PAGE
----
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Leptospirosis - General Information

Infection is caused by exposure to Leptospira Hardjo and it is common in cattle herds worldwide. It can cause abortions, infertility, milk drop and mastitis. The agent is shed in the urine of animals following exposure to infection and is also present in abortion products. The time that shedding lasts can be very variable from days to months or even years. Infection usually occurs as a result of urine splashing onto the mouth, nose or eyes of cattle. Urine contaminated water (e.g. pools or water courses) in fields that cattle drink from can act as a reservoir of infection. Abortions can result and it can be a few weeks after exposure before this happens. Leptospirosis can also cause milk drop, a change in the appearance of the milk and a “flabby bag” type of mastitis. It can also be infectious to humans and the highest risk would be from urine splashes in the milking parlour. Many dairy herds are vaccinated against leptospirosis to reduce the risk to humans as well as to the cows.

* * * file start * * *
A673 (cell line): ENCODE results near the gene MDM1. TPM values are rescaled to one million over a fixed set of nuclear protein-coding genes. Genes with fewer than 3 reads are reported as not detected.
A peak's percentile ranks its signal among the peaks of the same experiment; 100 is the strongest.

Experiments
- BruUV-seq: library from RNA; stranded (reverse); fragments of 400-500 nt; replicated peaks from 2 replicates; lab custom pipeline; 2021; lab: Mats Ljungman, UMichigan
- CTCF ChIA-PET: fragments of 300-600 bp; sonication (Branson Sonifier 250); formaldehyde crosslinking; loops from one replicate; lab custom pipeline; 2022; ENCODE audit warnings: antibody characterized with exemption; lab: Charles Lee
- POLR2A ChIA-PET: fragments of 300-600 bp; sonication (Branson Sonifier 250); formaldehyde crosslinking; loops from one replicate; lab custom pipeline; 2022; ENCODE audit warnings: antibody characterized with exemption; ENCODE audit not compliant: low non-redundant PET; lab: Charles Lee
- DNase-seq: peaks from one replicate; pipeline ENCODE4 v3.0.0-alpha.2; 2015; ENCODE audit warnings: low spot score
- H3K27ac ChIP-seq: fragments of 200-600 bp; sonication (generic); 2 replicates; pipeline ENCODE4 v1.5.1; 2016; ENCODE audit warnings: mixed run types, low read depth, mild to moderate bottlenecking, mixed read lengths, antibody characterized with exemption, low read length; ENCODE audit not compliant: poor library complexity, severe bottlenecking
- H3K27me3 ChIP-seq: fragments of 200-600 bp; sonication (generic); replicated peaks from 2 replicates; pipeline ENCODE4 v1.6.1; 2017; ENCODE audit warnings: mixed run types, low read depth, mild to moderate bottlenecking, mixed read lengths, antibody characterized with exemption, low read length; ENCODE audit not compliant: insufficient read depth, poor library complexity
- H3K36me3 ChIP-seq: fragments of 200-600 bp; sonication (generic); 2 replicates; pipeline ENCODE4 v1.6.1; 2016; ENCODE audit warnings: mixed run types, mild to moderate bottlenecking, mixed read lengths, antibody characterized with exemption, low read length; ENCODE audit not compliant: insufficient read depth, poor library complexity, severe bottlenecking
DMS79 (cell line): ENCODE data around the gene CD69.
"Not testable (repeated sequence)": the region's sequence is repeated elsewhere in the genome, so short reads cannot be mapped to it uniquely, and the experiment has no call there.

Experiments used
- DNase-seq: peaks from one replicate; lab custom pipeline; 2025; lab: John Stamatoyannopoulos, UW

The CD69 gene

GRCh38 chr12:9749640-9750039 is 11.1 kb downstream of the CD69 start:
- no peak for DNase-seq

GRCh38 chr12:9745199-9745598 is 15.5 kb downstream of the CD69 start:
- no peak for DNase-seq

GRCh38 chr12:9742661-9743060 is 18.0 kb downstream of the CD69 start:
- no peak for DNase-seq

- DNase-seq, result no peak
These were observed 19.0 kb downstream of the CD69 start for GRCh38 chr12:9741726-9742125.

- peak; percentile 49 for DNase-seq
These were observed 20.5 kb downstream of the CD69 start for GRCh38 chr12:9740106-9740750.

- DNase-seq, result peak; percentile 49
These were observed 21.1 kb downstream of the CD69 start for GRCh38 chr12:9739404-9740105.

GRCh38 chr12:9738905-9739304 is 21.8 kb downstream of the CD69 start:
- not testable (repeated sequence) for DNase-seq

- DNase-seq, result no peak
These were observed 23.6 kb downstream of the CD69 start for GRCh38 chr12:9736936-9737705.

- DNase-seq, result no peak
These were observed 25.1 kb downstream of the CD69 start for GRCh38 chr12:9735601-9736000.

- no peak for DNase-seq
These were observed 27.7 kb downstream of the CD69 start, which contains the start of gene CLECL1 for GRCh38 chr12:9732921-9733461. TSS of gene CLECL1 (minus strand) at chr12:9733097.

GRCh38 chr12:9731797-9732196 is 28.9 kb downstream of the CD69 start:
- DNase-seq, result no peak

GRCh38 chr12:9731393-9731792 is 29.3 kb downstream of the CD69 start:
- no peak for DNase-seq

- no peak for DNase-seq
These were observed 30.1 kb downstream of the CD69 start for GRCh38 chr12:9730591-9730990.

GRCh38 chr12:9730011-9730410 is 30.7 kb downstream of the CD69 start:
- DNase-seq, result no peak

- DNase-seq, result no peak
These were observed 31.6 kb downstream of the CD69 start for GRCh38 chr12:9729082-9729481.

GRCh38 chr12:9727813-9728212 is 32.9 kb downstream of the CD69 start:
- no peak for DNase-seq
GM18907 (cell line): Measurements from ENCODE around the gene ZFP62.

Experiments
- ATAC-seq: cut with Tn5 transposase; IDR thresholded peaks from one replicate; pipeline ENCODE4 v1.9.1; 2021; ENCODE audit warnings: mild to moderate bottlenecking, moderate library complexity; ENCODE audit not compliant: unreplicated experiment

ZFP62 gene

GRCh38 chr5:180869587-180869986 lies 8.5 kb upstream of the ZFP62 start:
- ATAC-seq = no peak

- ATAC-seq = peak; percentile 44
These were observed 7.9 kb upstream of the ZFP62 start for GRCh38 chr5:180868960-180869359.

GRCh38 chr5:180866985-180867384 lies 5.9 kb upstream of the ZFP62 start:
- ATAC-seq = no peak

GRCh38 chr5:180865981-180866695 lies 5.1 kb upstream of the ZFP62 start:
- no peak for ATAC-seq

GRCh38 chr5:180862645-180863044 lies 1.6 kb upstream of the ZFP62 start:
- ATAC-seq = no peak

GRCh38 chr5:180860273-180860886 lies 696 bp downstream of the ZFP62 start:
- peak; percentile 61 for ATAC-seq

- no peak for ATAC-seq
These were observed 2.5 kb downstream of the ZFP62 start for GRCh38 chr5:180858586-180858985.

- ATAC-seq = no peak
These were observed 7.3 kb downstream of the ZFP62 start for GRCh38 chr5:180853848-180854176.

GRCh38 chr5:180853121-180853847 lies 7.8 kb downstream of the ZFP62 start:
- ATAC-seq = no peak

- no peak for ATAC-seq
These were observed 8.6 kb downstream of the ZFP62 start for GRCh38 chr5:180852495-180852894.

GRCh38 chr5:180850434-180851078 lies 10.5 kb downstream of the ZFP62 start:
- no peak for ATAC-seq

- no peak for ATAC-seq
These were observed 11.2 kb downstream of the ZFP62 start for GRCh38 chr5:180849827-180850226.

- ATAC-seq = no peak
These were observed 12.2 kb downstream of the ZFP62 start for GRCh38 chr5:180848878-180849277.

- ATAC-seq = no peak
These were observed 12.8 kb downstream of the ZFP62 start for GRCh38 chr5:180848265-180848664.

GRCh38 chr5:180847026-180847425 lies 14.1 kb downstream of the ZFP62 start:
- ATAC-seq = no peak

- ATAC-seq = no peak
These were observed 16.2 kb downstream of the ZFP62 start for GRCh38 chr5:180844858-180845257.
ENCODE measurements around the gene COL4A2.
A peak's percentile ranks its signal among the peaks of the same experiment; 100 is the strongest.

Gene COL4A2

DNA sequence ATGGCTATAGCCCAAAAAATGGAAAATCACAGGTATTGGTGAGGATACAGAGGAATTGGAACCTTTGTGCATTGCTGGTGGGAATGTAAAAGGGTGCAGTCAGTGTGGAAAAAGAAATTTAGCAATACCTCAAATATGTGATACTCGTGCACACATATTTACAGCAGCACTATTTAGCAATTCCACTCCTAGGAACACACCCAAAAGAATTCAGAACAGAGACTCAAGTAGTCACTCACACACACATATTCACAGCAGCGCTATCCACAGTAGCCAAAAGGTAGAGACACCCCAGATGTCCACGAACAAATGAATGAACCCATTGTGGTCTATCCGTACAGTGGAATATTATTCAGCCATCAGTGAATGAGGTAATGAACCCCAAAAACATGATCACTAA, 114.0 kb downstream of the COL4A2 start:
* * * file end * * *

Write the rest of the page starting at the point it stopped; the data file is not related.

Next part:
Sheep can carry leptospirosis so can be a risk to cattle if they are co-grazing or if cattle graze fields shortly after sheep have been removed. Certain antibiotics may help reduce or eliminate carriage from the kidneys of cattle. Vaccination is used widely to aid in the control.

Herds can be tested to gain Leptospirosis Accredited or Leptospirosis Monitored Free status.

Infected urine is the main route of transmission of leptospirosis

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Leptospirosis programmes

Accreditation programme testing requirements: Blood test all cattle of two years old and older plus any breeding replacements aged 1-2 years old plus any non-homebred animals. If clear then repeat her


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